# How to solve this? (adding polynomial fractions)

I'm having trouble solving this expression: $$\frac{(x - 1)(7x + 6)}{(x - 1)(x + 1)^2 }-\frac{ 7}{ (x + 1)}$$

What's the steps to solve this?

I know you expand $(x + 1)^2$ to $(x + 1)(x + 1)$,

and that you need to find a common denominator before adding the numerators together.

The final answer is $\quad\displaystyle\frac{-1}{x^2 + 2x + 1}.$

Thanks.

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I think someone got the problem wrong: looks like it should be a $-$, not a $+$. – Ron Gordon Feb 7 '13 at 4:39

We want to simplify the following:

$$\frac{(x-1)(7x + 6)}{(x-1)(x+1)^2} - \frac {7}{(x+1)}$$

First, we cancel the common factor $(x-1)$ in the left-hand fraction:

$$\frac{(x-1)(7x + 6)}{(x-1)(x+1)^2} - \frac {7}{(x+1)} = \frac{(7x + 6)}{(x+1)^2} - \frac {7}{(x+1)}$$

Now we find a common denominator to add the fractions, and see that we want both denominators to be $(x+1)^2$. To accomplish this, we can multiply the numerator and the denominator of the second fraction by the factor of $(x+1)$:

$$\frac{(7x + 6)}{(x+1)^2} - \frac{7}{(x+1)} \cdot \frac{(x+1)}{(x+1)} = \frac{(7x + 6)}{(x+1)^2} - \frac {7(x+1)}{(x+1)^2}$$ $$= \frac{(7x + 6 - 7(x+1))}{(x+1)^2} \;=\;\frac{ -1}{(x+1)^2}$$ $$\;=\;\frac{-1}{x^2 + 2x + 1}$$

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How did you get (x+1)^2 on the right hand side? – Cypras Feb 7 '13 at 4:46
Because both denominators: $(x+1)$ and $(x+1)^2$ - divide $(x+1)^2$. Notice that $\dfrac{7(x+1)}{(x+1)^2} = \dfrac{7}{(x+1)}$ – amWhy Feb 7 '13 at 4:47
Ohh okay. Sort of starting to understand. – Cypras Feb 7 '13 at 4:50
Why not by (x+1)^2? – Cypras Feb 7 '13 at 4:53
Yeah I see you times by (x+1) to the right hand fraction, but shouldn't it be (x+1)^2, you times 7 by (x+1) not (x+1)^2, I don't understand why. – Cypras Feb 7 '13 at 5:00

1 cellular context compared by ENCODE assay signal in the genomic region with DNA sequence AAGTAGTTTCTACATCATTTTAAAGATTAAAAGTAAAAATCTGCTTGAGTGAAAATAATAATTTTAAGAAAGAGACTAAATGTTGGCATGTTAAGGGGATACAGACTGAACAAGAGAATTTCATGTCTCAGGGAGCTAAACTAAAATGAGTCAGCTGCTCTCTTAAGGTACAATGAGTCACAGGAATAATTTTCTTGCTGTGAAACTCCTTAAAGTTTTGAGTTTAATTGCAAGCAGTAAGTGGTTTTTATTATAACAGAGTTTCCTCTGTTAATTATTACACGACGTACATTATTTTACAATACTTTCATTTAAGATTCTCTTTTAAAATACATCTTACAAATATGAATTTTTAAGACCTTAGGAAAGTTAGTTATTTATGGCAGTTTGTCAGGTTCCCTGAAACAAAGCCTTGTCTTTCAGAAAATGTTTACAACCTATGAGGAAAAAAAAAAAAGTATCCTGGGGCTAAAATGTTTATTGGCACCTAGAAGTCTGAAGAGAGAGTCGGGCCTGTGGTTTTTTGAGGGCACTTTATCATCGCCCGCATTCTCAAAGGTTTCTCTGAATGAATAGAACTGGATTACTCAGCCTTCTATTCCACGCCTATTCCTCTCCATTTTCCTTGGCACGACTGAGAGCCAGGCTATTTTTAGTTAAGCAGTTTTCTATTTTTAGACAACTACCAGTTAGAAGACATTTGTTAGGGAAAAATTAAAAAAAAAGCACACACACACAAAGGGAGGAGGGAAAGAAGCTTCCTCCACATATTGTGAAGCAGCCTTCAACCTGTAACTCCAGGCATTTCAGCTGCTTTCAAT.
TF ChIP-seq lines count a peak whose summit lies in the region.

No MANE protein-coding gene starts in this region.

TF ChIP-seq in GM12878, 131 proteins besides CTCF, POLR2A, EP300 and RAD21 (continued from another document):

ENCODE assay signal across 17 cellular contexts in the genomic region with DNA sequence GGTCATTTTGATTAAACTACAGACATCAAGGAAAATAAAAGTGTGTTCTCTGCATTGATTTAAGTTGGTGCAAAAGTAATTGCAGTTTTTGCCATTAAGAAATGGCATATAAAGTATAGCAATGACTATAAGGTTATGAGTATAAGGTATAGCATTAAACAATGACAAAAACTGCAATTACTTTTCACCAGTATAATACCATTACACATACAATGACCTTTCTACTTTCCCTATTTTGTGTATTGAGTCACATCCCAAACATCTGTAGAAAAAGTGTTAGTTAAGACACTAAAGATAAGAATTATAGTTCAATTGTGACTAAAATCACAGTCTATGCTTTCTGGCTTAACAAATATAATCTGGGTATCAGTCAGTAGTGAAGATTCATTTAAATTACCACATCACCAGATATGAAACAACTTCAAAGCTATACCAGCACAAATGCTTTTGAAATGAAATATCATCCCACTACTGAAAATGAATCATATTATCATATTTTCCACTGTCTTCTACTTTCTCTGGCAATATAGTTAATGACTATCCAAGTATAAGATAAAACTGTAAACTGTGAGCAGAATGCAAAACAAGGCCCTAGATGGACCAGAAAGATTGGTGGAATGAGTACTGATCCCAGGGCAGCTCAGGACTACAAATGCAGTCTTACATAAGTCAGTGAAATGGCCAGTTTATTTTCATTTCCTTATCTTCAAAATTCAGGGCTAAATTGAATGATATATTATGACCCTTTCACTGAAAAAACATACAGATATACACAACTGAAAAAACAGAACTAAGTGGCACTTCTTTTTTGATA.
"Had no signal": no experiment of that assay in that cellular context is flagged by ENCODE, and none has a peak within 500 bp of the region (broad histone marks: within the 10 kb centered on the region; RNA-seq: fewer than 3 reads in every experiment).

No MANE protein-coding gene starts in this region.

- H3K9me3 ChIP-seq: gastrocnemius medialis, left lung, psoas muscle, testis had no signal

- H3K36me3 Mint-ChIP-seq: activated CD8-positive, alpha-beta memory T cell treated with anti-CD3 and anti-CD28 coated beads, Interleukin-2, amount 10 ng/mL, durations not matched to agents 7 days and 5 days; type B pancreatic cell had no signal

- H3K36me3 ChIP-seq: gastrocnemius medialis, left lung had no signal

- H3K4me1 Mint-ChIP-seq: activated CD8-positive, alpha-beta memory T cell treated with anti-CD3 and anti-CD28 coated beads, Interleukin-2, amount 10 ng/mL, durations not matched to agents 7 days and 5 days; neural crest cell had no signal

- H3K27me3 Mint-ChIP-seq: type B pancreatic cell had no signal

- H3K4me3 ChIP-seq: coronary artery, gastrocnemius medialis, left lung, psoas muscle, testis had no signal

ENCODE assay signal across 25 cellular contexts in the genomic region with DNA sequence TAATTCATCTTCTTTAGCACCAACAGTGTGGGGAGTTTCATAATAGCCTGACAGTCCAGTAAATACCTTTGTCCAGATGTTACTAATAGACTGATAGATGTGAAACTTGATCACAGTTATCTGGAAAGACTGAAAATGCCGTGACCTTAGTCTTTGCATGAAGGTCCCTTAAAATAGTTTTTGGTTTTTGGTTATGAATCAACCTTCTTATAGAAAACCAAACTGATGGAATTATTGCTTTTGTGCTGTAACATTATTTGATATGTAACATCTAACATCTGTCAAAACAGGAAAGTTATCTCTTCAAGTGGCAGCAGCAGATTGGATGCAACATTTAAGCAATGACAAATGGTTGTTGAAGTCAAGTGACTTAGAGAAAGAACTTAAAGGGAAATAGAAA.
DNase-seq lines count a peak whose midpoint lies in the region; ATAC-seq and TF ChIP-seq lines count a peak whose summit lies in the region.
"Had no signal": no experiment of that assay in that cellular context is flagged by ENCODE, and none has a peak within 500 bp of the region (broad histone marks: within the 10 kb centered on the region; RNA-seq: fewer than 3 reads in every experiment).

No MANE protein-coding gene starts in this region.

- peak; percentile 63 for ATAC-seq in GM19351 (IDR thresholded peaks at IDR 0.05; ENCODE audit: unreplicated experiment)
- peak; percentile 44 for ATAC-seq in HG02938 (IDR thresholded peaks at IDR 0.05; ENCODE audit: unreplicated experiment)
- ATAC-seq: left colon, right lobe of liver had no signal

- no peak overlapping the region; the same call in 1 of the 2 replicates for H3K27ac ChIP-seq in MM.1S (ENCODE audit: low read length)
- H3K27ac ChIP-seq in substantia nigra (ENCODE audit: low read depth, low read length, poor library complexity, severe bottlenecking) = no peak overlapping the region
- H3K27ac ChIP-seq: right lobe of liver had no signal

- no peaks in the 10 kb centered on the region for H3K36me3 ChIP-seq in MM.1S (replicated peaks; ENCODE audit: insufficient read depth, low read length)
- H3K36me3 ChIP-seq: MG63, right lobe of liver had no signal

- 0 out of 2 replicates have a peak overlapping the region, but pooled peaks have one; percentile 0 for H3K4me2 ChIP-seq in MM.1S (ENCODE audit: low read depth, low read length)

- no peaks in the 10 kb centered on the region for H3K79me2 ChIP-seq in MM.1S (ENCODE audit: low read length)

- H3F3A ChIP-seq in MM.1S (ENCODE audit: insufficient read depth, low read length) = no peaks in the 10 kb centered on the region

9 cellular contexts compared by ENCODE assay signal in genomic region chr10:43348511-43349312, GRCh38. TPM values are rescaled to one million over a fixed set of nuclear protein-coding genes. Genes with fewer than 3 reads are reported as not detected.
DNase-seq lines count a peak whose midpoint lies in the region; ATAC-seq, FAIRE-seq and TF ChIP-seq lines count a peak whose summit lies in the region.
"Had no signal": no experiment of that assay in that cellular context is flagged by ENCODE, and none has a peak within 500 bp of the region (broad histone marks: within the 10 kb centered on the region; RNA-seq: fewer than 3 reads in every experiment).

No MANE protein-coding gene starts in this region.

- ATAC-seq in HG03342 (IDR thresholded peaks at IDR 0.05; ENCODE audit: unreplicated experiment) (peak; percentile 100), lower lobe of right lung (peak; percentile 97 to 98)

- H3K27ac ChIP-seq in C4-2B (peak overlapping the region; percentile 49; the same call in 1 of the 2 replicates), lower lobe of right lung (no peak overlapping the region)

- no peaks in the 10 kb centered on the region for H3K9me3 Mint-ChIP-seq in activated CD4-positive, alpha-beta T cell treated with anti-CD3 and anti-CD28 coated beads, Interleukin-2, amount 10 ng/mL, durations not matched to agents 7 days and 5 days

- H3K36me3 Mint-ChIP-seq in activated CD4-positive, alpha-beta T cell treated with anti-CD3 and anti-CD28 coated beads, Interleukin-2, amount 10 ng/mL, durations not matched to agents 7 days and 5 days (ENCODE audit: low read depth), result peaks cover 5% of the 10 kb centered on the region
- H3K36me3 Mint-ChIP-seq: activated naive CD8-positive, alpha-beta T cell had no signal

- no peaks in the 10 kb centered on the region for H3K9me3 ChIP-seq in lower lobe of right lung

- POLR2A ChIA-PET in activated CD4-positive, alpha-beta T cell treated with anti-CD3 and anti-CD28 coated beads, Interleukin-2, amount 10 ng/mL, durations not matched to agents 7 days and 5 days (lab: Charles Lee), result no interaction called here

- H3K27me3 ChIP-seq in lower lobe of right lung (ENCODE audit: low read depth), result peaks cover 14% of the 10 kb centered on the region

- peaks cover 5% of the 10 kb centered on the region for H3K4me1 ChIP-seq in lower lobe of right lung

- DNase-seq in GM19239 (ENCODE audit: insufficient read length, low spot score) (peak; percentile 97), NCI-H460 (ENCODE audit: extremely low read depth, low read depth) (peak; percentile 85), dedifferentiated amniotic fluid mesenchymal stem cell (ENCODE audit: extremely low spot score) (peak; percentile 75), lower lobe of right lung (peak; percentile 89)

If x$\neq$1, you can cancel $(x-1)$ in the numerator and denominator of $\frac{(x - 1)(7x + 6)}{(x - 1)(x + 1)^2 }$ so, $$\frac{(x - 1)(7x + 6)}{(x - 1)(x + 1)^2 }-\frac{ 7}{ (x + 1)}=\frac{7x + 6}{(x + 1)^2 }-\frac{ 7}{ (x + 1)}$$

Now, if x$\neq$-1 you can multiply and divide $\frac{7}{x + 1}$ by $(x+1)$ and add the fractions:

$$\frac{7x + 6}{(x + 1)^2 }-\frac{ 7}{ (x + 1)}=\frac{7x + 6}{(x + 1)^2 }-\frac{7(x+1)}{ (x + 1)^2}=\frac{7x + 6-7(x+1)}{(x + 1)^2}=\frac{-1}{(x + 1)^2}$$

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Why do you not times the right fraction by (x+1)^2? – Cypras Feb 7 '13 at 4:57
@Cypras, because i need have a denominator in the two fractions such that both are equal, this, because you know that if i have two fractions $\frac{A}{B}$ and $\frac{C}{B}$ then, the sum of the 2 fractions is $\frac{A+C}{B}$ and so it is easier to add, (it is equivalent to searching the common denominator, which is the same thing amWhy said) – dwarandae Feb 7 '13 at 5:06
@amWhy, sorry, I started writing before, but when I published the answer I had not yet seen another answer. – dwarandae Feb 7 '13 at 5:09